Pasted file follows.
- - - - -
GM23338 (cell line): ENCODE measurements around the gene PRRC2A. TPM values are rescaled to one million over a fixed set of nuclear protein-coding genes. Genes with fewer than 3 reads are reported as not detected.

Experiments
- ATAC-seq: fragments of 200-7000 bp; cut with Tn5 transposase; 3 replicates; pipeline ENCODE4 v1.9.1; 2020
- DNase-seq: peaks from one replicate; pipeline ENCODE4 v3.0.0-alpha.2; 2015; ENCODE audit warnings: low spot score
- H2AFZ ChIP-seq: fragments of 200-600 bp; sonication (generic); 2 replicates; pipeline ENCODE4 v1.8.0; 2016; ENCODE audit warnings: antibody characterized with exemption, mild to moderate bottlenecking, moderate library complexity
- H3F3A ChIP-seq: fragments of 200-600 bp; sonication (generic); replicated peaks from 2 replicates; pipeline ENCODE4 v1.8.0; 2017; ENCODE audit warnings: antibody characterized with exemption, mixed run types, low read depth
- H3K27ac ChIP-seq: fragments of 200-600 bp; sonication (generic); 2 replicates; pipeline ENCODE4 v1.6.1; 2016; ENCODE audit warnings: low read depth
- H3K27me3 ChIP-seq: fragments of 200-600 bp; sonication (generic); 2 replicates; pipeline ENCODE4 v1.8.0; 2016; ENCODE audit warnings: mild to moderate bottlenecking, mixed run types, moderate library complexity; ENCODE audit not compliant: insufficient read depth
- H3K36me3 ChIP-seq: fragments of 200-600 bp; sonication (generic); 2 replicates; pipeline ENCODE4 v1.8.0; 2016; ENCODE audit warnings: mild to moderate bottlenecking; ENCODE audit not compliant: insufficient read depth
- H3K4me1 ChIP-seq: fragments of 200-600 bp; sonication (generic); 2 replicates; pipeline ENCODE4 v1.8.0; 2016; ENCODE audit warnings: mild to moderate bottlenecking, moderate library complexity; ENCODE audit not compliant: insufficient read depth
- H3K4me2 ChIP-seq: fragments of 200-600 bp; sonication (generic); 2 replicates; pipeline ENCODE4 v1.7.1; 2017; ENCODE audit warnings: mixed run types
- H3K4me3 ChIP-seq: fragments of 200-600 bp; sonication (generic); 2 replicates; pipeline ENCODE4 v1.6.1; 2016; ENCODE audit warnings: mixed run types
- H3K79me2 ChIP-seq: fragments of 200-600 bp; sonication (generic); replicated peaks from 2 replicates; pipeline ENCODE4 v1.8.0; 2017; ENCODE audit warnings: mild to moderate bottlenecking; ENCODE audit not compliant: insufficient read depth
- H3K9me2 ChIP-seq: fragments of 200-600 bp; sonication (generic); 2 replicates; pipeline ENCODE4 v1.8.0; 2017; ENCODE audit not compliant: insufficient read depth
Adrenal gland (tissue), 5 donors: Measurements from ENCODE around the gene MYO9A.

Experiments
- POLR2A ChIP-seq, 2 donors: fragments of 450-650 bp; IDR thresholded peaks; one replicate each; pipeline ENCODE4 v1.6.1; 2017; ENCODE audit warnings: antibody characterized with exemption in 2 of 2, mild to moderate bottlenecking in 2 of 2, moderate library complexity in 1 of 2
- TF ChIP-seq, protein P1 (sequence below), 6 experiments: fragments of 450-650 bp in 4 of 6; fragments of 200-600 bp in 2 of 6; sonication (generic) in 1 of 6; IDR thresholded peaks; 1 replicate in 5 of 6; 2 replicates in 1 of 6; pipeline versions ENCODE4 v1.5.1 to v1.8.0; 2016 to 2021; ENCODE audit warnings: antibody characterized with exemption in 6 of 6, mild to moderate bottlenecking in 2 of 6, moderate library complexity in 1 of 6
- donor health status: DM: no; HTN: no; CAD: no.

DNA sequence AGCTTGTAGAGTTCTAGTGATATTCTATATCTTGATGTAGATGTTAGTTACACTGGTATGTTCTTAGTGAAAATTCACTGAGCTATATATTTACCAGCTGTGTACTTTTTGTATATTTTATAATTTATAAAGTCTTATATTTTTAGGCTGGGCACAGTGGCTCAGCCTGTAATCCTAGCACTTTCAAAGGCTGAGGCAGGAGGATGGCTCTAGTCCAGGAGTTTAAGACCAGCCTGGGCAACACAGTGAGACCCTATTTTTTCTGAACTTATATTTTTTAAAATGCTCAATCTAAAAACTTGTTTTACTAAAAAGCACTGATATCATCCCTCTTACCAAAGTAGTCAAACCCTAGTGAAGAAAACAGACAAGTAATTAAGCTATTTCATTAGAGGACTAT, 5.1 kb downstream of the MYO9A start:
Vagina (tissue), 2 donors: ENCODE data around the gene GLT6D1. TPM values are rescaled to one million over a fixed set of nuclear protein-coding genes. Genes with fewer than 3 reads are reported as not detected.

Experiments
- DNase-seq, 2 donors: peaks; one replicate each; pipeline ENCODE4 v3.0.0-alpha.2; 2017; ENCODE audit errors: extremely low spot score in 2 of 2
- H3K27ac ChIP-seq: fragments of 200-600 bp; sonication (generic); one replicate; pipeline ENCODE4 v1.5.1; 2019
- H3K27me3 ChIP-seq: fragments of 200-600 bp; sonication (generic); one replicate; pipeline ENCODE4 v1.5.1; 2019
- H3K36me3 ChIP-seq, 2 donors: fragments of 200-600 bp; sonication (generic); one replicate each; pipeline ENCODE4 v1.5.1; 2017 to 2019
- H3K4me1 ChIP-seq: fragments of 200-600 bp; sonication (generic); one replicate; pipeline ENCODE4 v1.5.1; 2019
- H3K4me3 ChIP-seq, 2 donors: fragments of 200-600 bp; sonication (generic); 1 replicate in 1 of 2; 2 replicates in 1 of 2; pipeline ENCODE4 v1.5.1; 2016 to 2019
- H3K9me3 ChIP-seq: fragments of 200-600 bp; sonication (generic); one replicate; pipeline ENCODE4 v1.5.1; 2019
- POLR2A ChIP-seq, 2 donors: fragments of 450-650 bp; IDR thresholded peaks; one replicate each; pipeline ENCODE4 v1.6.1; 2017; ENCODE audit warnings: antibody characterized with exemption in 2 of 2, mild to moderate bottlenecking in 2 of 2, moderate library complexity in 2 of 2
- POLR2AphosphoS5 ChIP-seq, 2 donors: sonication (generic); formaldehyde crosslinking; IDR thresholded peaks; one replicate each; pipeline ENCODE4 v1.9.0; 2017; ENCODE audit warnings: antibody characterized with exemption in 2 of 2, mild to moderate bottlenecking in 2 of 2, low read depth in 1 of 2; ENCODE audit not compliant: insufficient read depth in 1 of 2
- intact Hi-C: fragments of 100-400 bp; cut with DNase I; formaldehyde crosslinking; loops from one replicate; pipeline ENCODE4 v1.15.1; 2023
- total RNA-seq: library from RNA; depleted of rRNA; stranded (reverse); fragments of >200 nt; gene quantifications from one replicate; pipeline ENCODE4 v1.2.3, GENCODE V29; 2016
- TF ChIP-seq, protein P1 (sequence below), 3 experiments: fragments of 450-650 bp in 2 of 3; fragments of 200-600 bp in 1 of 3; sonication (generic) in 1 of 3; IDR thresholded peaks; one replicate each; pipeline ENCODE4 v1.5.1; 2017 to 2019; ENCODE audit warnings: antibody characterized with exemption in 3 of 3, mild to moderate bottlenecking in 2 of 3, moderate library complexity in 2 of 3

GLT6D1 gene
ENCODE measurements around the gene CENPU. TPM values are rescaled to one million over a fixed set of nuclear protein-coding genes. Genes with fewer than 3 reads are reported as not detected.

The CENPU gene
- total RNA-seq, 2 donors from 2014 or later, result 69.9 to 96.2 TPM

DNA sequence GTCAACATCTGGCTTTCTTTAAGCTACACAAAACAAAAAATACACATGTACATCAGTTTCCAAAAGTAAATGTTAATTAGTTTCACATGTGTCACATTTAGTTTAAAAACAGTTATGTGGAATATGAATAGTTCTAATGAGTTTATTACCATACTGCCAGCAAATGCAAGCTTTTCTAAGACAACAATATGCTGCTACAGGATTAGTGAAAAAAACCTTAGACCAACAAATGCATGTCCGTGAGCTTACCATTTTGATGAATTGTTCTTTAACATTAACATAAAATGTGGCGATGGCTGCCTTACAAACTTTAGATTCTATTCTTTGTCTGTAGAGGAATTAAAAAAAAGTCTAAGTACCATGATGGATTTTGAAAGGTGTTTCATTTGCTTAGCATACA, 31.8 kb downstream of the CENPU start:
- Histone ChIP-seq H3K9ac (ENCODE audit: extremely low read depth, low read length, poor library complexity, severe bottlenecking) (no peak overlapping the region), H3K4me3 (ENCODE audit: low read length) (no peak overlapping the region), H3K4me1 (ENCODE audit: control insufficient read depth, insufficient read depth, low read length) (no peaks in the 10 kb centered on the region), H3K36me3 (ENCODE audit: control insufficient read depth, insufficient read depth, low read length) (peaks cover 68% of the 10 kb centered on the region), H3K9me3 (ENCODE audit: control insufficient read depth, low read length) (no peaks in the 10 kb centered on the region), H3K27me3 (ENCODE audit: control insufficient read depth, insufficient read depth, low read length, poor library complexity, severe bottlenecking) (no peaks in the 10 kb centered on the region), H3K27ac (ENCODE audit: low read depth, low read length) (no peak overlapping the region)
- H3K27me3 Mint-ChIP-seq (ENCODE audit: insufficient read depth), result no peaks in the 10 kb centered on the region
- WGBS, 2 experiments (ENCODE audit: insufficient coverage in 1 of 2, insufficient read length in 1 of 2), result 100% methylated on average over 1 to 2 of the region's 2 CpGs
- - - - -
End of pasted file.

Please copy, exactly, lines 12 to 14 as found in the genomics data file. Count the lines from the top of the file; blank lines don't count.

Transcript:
- H3K4me3 ChIP-seq: fragments of 200-600 bp; sonication (generic); 2 replicates; pipeline ENCODE4 v1.6.1; 2016; ENCODE audit warnings: mixed run types
- H3K79me2 ChIP-seq: fragments of 200-600 bp; sonication (generic); replicated peaks from 2 replicates; pipeline ENCODE4 v1.8.0; 2017; ENCODE audit warnings: mild to moderate bottlenecking; ENCODE audit not compliant: insufficient read depth
- H3K9me2 ChIP-seq: fragments of 200-600 bp; sonication (generic); 2 replicates; pipeline ENCODE4 v1.8.0; 2017; ENCODE audit not compliant: insufficient read depth